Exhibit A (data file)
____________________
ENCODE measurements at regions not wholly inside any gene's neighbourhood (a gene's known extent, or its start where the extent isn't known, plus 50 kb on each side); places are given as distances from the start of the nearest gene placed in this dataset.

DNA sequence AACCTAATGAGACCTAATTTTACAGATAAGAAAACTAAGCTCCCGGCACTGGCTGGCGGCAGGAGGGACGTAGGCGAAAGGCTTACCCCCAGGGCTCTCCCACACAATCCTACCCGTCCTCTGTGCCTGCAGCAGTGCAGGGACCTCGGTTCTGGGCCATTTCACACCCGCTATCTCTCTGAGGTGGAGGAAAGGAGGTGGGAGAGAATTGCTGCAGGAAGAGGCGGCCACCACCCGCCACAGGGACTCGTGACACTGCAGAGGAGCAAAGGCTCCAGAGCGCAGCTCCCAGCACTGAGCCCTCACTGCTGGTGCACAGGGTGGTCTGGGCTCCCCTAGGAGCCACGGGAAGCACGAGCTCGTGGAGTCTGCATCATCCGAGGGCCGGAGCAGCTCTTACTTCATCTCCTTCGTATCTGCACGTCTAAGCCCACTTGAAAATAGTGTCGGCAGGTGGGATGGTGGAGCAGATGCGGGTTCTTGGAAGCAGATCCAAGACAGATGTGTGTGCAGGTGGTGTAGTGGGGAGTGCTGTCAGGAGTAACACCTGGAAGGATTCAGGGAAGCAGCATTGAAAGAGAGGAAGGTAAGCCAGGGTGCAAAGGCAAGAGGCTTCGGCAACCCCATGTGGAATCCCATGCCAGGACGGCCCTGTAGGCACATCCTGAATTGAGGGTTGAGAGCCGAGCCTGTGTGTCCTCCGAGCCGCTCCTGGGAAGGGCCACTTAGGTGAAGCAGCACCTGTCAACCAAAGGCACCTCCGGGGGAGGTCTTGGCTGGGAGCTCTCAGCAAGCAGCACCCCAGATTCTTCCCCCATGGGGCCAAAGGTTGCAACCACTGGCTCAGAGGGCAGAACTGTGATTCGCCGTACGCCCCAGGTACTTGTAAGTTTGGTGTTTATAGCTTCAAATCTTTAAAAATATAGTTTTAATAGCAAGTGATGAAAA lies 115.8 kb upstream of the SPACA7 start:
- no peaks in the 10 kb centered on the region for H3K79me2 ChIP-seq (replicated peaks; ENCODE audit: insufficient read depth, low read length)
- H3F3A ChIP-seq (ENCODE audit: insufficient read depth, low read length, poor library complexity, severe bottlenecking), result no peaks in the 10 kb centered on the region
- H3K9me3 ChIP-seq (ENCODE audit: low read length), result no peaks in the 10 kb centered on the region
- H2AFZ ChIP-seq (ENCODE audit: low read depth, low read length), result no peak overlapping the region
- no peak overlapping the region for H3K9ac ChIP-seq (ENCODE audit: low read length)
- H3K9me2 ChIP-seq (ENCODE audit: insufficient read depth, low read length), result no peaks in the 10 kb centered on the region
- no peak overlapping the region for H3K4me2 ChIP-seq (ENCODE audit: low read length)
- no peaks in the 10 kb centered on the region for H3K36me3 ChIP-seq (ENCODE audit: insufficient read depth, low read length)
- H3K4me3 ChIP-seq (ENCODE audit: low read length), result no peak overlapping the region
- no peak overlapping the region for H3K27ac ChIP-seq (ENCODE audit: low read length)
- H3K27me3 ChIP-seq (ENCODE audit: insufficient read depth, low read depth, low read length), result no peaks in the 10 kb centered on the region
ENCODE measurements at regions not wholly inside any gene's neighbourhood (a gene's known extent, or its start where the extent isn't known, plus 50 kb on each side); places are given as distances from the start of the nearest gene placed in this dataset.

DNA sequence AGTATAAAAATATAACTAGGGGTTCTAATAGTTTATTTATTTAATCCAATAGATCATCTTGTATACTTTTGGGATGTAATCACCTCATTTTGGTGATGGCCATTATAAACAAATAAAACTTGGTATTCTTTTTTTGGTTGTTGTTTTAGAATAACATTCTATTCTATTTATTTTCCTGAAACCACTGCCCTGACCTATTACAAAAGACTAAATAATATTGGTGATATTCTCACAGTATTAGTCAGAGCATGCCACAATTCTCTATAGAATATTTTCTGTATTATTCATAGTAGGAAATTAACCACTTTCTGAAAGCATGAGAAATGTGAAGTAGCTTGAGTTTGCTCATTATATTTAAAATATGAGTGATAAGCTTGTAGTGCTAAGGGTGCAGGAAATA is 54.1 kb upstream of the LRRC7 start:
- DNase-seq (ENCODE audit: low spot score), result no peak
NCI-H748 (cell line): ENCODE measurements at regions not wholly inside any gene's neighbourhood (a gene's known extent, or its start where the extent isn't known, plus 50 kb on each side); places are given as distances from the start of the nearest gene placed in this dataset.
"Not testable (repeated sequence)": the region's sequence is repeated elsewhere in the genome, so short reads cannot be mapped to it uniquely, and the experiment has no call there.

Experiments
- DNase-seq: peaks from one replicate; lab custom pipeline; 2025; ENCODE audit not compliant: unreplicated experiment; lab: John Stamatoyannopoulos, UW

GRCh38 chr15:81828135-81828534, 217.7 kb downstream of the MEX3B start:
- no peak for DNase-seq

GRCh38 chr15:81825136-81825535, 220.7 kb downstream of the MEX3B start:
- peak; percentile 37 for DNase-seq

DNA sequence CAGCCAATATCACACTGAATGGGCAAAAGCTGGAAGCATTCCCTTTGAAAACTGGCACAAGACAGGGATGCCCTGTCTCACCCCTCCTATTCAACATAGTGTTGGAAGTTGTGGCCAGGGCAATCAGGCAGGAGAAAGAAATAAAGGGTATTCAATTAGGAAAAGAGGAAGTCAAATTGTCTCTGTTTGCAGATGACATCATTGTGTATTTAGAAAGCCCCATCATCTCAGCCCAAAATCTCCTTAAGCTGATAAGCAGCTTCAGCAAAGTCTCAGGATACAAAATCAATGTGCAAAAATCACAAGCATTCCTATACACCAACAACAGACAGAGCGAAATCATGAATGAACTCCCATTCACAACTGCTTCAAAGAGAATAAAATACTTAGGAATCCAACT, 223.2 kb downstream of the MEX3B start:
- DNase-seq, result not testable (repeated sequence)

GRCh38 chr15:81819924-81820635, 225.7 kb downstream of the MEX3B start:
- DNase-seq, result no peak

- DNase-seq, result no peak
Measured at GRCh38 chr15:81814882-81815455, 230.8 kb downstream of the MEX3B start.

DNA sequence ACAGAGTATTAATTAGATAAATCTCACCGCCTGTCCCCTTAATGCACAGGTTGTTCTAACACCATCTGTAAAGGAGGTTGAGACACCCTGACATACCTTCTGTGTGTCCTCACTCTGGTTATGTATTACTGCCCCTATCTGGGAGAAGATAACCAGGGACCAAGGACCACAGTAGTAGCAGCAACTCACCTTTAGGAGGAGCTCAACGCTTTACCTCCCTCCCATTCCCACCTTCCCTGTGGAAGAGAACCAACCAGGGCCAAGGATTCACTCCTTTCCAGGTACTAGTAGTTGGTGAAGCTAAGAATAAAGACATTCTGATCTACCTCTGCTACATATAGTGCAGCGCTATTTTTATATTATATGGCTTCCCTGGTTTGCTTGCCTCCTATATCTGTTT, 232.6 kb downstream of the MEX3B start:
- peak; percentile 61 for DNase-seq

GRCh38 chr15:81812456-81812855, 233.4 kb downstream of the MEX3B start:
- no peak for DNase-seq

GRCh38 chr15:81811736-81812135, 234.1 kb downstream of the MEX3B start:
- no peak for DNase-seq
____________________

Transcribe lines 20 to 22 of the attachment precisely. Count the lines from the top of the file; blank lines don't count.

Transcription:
- DNase-seq: peaks from one replicate; lab custom pipeline; 2025; ENCODE audit not compliant: unreplicated experiment; lab: John Stamatoyannopoulos, UW

GRCh38 chr15:81828135-81828534, 217.7 kb downstream of the MEX3B start:
- no peak for DNase-seq